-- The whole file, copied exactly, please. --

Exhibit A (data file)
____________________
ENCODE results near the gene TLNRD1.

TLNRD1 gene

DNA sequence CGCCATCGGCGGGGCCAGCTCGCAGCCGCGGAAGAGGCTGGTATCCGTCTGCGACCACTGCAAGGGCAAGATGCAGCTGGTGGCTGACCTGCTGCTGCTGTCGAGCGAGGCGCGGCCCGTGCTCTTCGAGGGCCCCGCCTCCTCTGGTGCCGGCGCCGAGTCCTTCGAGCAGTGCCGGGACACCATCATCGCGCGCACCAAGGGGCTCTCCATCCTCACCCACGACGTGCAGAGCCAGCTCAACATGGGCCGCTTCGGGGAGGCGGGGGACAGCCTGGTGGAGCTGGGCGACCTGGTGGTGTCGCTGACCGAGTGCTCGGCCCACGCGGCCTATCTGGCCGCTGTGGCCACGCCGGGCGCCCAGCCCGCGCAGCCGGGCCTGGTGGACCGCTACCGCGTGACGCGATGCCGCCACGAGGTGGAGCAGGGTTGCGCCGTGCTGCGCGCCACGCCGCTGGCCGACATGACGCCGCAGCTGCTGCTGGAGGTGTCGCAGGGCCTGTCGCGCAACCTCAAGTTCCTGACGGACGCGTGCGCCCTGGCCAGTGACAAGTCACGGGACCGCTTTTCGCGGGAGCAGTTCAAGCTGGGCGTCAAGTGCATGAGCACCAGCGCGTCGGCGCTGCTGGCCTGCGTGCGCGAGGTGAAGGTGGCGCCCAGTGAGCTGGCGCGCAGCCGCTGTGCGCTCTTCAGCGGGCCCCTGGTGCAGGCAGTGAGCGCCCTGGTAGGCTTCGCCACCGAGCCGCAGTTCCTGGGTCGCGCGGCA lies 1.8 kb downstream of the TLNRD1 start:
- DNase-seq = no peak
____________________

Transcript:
ENCODE results near the gene TLNRD1.

TLNRD1 gene

DNA sequence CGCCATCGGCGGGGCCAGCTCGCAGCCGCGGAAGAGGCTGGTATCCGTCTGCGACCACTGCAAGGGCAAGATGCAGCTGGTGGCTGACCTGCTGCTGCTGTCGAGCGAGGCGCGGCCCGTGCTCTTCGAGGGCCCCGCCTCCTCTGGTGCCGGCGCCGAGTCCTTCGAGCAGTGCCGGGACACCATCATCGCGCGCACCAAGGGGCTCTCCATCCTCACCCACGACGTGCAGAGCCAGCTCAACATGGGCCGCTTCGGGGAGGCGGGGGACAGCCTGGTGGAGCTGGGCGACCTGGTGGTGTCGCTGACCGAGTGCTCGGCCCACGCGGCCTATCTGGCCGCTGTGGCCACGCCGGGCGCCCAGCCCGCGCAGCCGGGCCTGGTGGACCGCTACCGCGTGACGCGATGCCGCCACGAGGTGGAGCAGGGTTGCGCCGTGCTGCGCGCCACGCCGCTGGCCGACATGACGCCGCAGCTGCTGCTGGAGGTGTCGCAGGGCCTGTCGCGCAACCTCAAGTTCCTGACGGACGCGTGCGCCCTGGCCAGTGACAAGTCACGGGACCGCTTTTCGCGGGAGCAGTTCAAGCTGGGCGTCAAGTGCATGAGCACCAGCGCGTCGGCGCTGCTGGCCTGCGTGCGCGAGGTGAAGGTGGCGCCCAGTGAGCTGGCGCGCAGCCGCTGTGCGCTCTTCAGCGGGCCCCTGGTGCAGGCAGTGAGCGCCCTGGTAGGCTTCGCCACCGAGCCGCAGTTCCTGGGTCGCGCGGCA lies 1.8 kb downstream of the TLNRD1 start:
- DNase-seq = no peak